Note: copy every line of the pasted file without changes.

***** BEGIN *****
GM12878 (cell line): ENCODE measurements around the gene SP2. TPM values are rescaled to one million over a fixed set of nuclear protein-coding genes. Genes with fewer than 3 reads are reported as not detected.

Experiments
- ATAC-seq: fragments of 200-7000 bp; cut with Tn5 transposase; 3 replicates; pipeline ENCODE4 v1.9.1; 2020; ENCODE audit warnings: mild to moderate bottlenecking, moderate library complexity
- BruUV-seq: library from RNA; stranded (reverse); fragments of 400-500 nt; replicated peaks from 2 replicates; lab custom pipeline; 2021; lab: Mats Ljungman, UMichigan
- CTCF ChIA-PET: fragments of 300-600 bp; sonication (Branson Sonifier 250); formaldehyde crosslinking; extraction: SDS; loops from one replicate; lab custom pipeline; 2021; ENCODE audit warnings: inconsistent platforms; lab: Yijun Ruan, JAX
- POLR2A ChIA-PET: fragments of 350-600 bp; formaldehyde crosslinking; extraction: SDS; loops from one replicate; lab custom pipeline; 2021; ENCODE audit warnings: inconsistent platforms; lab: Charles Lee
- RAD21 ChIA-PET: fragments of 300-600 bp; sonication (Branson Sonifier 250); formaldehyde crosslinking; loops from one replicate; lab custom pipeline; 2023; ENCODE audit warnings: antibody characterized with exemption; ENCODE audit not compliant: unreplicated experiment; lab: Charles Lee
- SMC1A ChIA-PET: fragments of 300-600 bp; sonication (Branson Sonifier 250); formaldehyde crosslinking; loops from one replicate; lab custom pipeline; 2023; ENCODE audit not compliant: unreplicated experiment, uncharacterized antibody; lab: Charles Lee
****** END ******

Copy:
GM12878 (cell line): ENCODE measurements around the gene SP2. TPM values are rescaled to one million over a fixed set of nuclear protein-coding genes. Genes with fewer than 3 reads are reported as not detected.

Experiments
- ATAC-seq: fragments of 200-7000 bp; cut with Tn5 transposase; 3 replicates; pipeline ENCODE4 v1.9.1; 2020; ENCODE audit warnings: mild to moderate bottlenecking, moderate library complexity
- BruUV-seq: library from RNA; stranded (reverse); fragments of 400-500 nt; replicated peaks from 2 replicates; lab custom pipeline; 2021; lab: Mats Ljungman, UMichigan
- CTCF ChIA-PET: fragments of 300-600 bp; sonication (Branson Sonifier 250); formaldehyde crosslinking; extraction: SDS; loops from one replicate; lab custom pipeline; 2021; ENCODE audit warnings: inconsistent platforms; lab: Yijun Ruan, JAX
- POLR2A ChIA-PET: fragments of 350-600 bp; formaldehyde crosslinking; extraction: SDS; loops from one replicate; lab custom pipeline; 2021; ENCODE audit warnings: inconsistent platforms; lab: Charles Lee
- RAD21 ChIA-PET: fragments of 300-600 bp; sonication (Branson Sonifier 250); formaldehyde crosslinking; loops from one replicate; lab custom pipeline; 2023; ENCODE audit warnings: antibody characterized with exemption; ENCODE audit not compliant: unreplicated experiment; lab: Charles Lee
- SMC1A ChIA-PET: fragments of 300-600 bp; sonication (Branson Sonifier 250); formaldehyde crosslinking; loops from one replicate; lab custom pipeline; 2023; ENCODE audit not compliant: unreplicated experiment, uncharacterized antibody; lab: Charles Lee